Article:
[German version] (Kaniṣka). Most prominent ruler of the Indo-Scythians; exact date controversial, begin of his reign approximately AD 100. His empire stretched from Bactria and Sogdiana to the heartland of India, with Bactra, Surkh Kotal, Taxila and Mathurā as important centres. K. maintained relations with Rome and probably used - apart from Indian and Iranian titles - the Greek title kaísar. Karttunen, Klaus (Helsinki) Bibli…

Ozene

(80 words)

Author(s): Karttunen, Klaus (Helsinki)
[German version] This item can be found on the following maps: India, trade with (Ὀζήνη/ Ozḗnē). Indian city in the interior of the country east of Barygaza, a former capital city (Peripl. m. Eux. 48); Hellenized form of central Indian Ojjenī (for Old Indian Ujjayinī), the famous metropolis in western India. In Ptol. 7,1,63, O. is the capital city of Tiastanes, identical with the epigraphically attested Kṣatrapa prince Caṣṭana.…

Palimbothra

(199 words)

Author(s): Karttunen, Klaus (Helsinki)
[German version] This item can be found on the following maps: Graeco-Bactria | Graeco-Bactria | India, trade with | Mauryas (Παλίμβοθρα/ Palímbothra, also Παλίβοθρα/ Palíbothra; name derived from an early Middle Indian form of Old Indian Pāṭaliputra [1. 34]). City of the Prasii…

Nicaea

(1,521 words)

Author(s): Frey, Alexandra (Basle) | Badian, Ernst (Cambridge, MA) | Dreyer, Boris (Göttingen) | Daverio Rocchi, Giovanna (Milan) | Strobel, Karl (Klagenfurt) | Et al.
(Νίκαια; Níkaia). [German version] [1] Naiad Naiad, daughter of the Phrygian river god Sangarius and the goddess Cybele. As a huntress, N. spurns love and remains a virgin. In Memnon of Heracleia, she does not yield to Dionysus and so he resorts to a ruse and turns into wine the spring from which N. is accustomed to drinking. She becomes drunk and falls asleep. Dionysus overpowers her in her sleep and fathers with her 'satyrs and others' (Memnon FGrH 434 F 41, 8f.). In Nonnus, Dion. 15,169-16,405, the…

Colchi

(68 words)

Author(s): Karttunen, Klaus (Helsinki)
[German version] This item can be found on the following maps: India, trade with Trading city on the south-eastern coast of India, situated opposite  Taprobane (Ptol. 7,1,10; 7,1,95: Kolchikòs kólpos). Peripl. m. r. 58f. made reference to the fact that the coast of  Komarei up to and including C. was important for pearl fishing. C. was probably the city today known as Koṟkai. Karttunen, Klaus (Helsinki)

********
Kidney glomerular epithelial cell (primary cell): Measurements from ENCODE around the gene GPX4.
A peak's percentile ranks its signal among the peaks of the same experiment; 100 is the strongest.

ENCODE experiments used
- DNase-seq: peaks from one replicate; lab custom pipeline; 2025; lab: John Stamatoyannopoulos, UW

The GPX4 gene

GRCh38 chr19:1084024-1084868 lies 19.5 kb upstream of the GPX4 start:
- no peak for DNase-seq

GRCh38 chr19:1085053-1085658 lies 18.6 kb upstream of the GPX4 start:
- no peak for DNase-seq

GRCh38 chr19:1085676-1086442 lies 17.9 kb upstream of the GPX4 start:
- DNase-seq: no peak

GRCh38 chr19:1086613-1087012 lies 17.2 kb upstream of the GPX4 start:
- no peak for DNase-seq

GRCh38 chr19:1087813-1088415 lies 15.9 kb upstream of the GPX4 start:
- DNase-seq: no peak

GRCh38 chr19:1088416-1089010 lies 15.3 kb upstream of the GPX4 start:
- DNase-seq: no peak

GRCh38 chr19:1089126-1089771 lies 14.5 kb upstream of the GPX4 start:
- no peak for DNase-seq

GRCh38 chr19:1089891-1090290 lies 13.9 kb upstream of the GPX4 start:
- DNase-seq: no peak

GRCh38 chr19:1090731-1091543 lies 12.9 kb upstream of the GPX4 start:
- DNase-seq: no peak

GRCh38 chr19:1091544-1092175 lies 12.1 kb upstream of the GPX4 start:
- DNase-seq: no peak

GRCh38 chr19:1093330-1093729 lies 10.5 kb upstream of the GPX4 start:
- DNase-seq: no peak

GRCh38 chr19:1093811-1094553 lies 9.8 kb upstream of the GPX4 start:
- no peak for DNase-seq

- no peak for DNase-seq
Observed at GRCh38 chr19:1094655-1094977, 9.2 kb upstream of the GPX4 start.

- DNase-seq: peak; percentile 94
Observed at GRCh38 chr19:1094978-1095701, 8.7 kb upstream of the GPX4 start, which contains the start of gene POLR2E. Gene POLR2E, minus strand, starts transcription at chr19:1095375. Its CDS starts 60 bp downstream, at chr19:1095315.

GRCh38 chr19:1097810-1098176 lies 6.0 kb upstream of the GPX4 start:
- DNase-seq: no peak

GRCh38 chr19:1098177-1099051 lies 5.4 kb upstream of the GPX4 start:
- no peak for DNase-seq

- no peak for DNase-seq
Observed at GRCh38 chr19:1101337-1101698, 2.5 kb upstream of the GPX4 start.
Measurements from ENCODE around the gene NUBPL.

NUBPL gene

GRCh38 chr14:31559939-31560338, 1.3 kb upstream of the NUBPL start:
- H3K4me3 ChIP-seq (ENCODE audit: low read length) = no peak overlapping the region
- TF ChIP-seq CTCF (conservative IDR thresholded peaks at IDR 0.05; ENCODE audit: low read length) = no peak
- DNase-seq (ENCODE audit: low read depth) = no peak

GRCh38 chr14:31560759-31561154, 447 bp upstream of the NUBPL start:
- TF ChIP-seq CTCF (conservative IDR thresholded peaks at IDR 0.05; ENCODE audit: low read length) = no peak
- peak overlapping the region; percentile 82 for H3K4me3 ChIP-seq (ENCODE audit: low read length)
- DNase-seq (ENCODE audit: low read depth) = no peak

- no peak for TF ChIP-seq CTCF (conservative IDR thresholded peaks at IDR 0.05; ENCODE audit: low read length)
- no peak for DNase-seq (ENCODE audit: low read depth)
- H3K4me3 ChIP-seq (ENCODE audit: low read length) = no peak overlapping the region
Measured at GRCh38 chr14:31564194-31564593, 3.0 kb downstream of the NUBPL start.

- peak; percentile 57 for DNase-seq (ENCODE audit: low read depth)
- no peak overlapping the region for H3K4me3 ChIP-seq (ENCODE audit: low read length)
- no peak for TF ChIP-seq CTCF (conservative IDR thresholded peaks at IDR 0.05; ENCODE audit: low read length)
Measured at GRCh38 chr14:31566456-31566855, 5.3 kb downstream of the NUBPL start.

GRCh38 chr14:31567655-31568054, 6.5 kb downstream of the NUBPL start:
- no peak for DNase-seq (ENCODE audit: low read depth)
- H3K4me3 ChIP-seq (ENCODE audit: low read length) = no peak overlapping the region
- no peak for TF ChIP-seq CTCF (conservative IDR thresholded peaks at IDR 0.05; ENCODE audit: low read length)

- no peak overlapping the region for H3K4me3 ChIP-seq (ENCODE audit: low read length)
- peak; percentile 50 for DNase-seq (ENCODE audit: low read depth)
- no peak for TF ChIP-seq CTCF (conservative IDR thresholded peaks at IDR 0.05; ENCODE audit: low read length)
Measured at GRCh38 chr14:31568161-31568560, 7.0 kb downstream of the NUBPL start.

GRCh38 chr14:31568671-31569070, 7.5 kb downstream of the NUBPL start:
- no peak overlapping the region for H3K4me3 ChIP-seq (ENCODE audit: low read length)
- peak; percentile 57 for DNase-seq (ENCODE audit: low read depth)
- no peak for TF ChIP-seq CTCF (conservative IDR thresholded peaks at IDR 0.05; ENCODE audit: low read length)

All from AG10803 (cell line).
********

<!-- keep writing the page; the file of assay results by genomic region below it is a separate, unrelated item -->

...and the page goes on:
Indo-Greeks

(114 words)

Author(s): Karttunen, Klaus (Helsinki)
[German version] The Greeks of Hellenistic Bactria ( Graeco-Bactria), who conquered southeastern Afghanistan (Paropamisadae and Arachosia) and northwestern India (modern Pakistan) in the 2nd cent. BC. After the first and most important kings ( Demetrius [10] and Menander) the kingdom disintegrated into several parts whose numerous rulers (almost 40) are mostly attested only by coins. The I. held on until the 1st cent. BC or even the 1st cent. AD, when territories were conquered by the  Parthians a…

Euthydemus

(540 words)

Author(s): Schmitz, Winfried (Bielefeld) | Karttunen, Klaus (Helsinki) | Cassin, Barbara (Paris) | Nutton, Vivian (London)
(Εὐθύδημος; Euthýdemos). [German version] [1] Athenian strategos 418/7 BC Athenian strategos of 418/17 BC. He took part in the Sicilian campaign, during which in 414/13 both he and Menander became commanders to serve alongside Nicias. They were defeated before  Demosthenes [1] even arrived. They failed in their attempt to force their departure out of Syracuse's great harbour (Thuc. 7,16,1; 69,4; Diod. Sic. 13,13,2-4; Plut. Nicias 20). Schmitz, Winfried (Bielefeld) Bibliography D. Kagan, The Peace of Nicias and the Sicilian Expedition, 1981. [German version] [2] E. I. Greek ki…

Maesolus

(94 words)

Author(s): Karttunen, Klaus (Helsinki)
[German version] (Μαισῶλος; Maisôlos). Indian river, has its source in the Orudia mountain range (unclear according to [1]) and flows south to the Gulf of the Ganges (Ptol. 7,1,15; 37). Either modern Godavari or rather Kistna (Krishna) at whose delta the city of Masulipatam still lies today. Dey [2] also equates the name of the river M. with Old Indian Mahāósāla, a place of pilgrimage on the Godavari. Karttunen, Klaus (Helsinki) Bibliography 1 O. Stein, s.v. Ὀρούδια, RE 18, 1526f. 2 N. L. Dey, The Geographical Dictionary of Ancient and Mediaeval India, 1927.

Cabura

(62 words)

Author(s): Karttunen, Klaus (Helsinki)
[German version] (Κάβουρα, Ptol. 6,18,5, erroneously there also Károura), also called Ortospana; probably what is now Kabul on the  Cophen (Sanskrit Kubhā). In the Alexander histories, C. is never mentioned; following the  Bematistai however it is cited by Plin. HN 6,61 as Ortospanum. Karttunen, Klaus (Helsinki) Bibliography A. Herrmann, s.v. Kabura, RE 10, 1452f. O. Stein, s.v. Ortospanum, RE 18, 1507f.

Maesolia

(73 words)

Author(s): Karttunen, Klaus (Helsinki)
[German version] (Μαισωλία; Maisōlía, Ptol. 7,1,15; Masalia, Peripl. m.r. 62); the land of the Maesolians (Ptol. 7,1,79; 93) on the east coast of India. For the name and the position see Maesolus. From an unnamed harbour there, the ships departed, according to Ptolemy, for Chryse Chersonesus (Malacca). Karttunen, Klaus (Helsinki) Bibliography 1 B. Chatterjee, The Point of Departure for Ships Bound for ‘Suvarnabhumi’, in: Journ. of Ancient Indian History 11, 1977-1978, 49-52.

India

(1,809 words)

Author(s): Karttunen, Klaus (Helsinki)
[German version] I. Name Old Indian Sindhu as the name for the Indus river, is attested (with Iranian h) as Hindu in the ancient Persian inscriptions; from this came Greek Ἰνδός ( Indōs; with the Ionian loss of h) for the river and then Ἰνδική ( Indikḗ) for the country. The Latin terms are Indus and India. Karttunen, Klaus (Helsinki) [German version] II. Early relationships Whilst relationships between north-western I. and Mesopotamia go back to the 3rd millennium BC, I. became known in Greece only in the late 6th cent. through Scylax (FGrH 709), who visited …